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Fitting out for the Mediterranean

Brilliant sun, rapid wind changes, no tidal flushing, heat and more frequent anchoring are all factors to consider when fitting out for the Mediterranean. And some things are used much less than in challenging northern waters - radar, chart plotters, heavy weather clothing. Read on . . .

Inland Ionian; Preveza to Kefallinia and Mainland

The Inland Ionian, enclosed by Levkada (Levkas) and Kefallinia (Cefalonia), is a sheltered and attractive sailing region with lovely scenery, suitable for novice sailors and families not keen on rough seas. 

A host of islands creates an enormous number of anchorages, all within a few miles of wherever you may be. Many are suitable for night stops. Popular anchorages quickly become crowded in peak season; novice charter skippers add chaos with first attempts at 'being in charge'. Luckily, there's always some mooring spot available to escape the crowds.

Yacht support in the area is very good, with sailmakers, stainless steel fabricators, engineers, good chandlers and many layup sites, ashore and afloat. Many services are provided by British ex-pats (often ex flotilla staff) who have taken root in the area. Easy access in summer season through Aktion airport.

Read on for detail . . .

The Mediterranean

This page describes general characteristics of the Mediterranean (weather, when to go, yacht support), then briefly compares the main Mediterranean cruising areas - West Med, Adriatic, East Med, The Levant and N Africa coasts.

For detailed listing of port plans and local regulations affecting anchoring, manoeuvring close to the shore or in nature reserves, see Imray Publications>Almanacs>Mediterranean Almanac listed in our Bookshop (top menu!)


Largest of the Greek islands, and one of  most southerly places in Europe, Crete has little unsettled weather in summer and a relatively sunny winter. Few boats cruise the 560nm of coastline, and often you'll be the only boat at anchor. The north coast plain is the most densely populated, and rises steadily to the massive ridge of mountains that forms the bulk of Crete, with many peaks over 2000m, and sliced by over 30 gorges, including the Samaria Gorge, reputedly the longest in Europe.  Major port towns of Chania, Rethymnon, Heraklion, Agios Nikolaos and Sitia are spaced fairly evenly along this coast, some 40nm apart, but with few anchorages between compared to other Greek cruising areas. The south coast is very steep to, only accessible by boat in most parts, is much less developed than the north.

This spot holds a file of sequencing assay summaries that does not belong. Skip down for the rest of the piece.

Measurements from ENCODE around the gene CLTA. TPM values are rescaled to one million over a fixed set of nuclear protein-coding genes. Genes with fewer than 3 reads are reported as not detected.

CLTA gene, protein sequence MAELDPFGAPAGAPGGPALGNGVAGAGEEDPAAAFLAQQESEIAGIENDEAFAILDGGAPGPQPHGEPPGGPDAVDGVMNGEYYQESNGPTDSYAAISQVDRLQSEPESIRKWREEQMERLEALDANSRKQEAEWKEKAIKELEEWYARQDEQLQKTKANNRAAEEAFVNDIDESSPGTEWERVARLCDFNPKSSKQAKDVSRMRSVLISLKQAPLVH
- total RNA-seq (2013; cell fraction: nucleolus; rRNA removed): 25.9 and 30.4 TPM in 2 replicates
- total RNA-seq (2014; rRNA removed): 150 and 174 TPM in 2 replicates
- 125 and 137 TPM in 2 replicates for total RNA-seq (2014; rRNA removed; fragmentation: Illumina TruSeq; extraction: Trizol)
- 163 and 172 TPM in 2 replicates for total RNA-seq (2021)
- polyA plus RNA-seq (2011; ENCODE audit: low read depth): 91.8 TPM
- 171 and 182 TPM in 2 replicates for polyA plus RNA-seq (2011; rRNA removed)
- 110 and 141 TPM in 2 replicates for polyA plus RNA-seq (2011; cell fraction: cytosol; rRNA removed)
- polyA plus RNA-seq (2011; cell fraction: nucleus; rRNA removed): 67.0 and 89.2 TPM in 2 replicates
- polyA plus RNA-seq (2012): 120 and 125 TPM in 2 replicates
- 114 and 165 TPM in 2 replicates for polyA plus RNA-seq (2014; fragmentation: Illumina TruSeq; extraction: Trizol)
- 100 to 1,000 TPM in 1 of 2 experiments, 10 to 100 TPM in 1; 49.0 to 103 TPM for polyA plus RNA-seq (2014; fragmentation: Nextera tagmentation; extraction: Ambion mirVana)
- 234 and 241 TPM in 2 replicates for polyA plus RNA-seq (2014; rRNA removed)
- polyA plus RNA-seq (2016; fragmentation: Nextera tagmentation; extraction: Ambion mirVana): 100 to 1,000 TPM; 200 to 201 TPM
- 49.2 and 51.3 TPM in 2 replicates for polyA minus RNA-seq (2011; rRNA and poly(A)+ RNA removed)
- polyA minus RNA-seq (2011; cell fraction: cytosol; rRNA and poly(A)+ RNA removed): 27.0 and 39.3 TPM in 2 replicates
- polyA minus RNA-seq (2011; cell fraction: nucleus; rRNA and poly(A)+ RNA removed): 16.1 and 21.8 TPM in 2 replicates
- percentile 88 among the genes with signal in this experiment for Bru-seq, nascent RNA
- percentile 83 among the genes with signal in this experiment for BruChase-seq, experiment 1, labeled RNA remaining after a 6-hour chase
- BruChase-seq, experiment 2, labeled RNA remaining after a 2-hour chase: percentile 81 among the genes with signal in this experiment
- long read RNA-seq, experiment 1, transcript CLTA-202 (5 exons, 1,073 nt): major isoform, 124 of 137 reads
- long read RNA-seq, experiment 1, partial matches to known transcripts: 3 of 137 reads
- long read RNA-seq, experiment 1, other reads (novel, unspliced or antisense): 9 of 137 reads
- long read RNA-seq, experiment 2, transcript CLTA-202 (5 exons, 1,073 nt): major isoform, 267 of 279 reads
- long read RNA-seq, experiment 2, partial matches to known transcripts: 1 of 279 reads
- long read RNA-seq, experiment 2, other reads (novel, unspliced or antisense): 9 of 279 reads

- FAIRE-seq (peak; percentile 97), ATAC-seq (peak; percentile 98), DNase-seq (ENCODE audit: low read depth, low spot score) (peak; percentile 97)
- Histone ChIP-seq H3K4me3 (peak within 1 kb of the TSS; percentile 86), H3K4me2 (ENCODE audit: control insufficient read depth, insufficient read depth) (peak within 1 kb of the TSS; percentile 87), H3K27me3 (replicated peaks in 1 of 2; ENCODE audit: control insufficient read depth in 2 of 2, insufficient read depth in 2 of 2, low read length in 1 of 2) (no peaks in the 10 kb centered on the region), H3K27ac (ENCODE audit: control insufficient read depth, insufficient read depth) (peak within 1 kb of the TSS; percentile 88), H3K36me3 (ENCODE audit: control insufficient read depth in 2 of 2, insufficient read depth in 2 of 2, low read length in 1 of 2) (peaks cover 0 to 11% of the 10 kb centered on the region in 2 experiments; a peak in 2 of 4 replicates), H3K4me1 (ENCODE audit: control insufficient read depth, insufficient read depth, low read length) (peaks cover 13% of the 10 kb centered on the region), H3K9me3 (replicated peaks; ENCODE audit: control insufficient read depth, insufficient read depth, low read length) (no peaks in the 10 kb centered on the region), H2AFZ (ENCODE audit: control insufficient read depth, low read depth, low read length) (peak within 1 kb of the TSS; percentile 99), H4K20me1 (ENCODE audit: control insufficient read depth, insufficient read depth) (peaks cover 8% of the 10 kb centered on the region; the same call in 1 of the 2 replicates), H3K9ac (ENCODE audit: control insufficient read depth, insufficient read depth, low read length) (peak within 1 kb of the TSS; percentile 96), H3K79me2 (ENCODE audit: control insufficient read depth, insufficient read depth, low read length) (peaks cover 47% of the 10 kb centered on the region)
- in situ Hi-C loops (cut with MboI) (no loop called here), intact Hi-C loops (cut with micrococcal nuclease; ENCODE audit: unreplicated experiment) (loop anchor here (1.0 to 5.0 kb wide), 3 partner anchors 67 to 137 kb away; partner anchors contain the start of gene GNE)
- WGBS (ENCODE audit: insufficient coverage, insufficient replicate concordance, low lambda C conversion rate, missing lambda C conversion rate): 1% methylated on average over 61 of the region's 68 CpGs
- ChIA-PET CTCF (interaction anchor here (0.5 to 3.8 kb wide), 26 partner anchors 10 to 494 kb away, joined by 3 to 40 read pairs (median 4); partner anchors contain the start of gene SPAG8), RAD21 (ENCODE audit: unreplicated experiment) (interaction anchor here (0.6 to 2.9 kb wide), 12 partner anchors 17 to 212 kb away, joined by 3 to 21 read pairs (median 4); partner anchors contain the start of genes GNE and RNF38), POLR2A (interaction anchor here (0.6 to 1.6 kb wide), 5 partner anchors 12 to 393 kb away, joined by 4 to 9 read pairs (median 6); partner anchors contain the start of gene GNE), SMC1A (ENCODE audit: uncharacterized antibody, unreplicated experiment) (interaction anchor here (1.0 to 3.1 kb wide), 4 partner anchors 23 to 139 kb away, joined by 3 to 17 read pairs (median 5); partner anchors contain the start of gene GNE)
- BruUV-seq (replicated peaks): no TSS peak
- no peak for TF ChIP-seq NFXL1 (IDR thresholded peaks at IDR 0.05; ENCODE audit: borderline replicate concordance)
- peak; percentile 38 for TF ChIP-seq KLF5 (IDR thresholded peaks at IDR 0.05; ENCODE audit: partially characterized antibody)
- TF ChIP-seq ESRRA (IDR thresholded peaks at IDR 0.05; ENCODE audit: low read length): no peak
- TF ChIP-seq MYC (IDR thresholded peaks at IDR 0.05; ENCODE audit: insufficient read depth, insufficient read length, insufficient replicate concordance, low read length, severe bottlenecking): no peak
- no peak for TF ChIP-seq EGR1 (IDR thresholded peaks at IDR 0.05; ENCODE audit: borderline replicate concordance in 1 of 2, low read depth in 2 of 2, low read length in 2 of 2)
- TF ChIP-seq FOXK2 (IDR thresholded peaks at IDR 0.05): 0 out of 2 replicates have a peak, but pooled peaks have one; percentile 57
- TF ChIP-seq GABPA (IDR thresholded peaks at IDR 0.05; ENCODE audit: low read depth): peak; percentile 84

North Aegean; Evia, Sporades and Halkidiki

Apart from the N Sporades, frequented by charter yachts and flotillas, this area, including the passage inside Evia, is a quiet cruising ground. Some restaurants and cafés only open for the peak season, July and August, when the population of Thessalonika comes out to play on the beaches. N Greece otherwise sees mainly local boats cruising around the three peninsulae of  Khalkidiki, plus a few foreign flag yachts in transit to and from Turkey or the Dodecanese. These seem bent on avoiding the stronger winds of the S Aegean, although the meltemi blows strongly through the spaced out islands of the East Sporades.


This very attractive chain of islands can easily occupy 3 weeks of cruising, but 5 weeks give you more leeway. We included Samos and Ikaria, though they're not Dodecanese, since they form a natural extension to the cruising region. The region has two characters: south of Kos has longer passages, fewer anchorages and the most unusual sights; north of Kos there are many small anchorages, pretty harbours and lots more charm.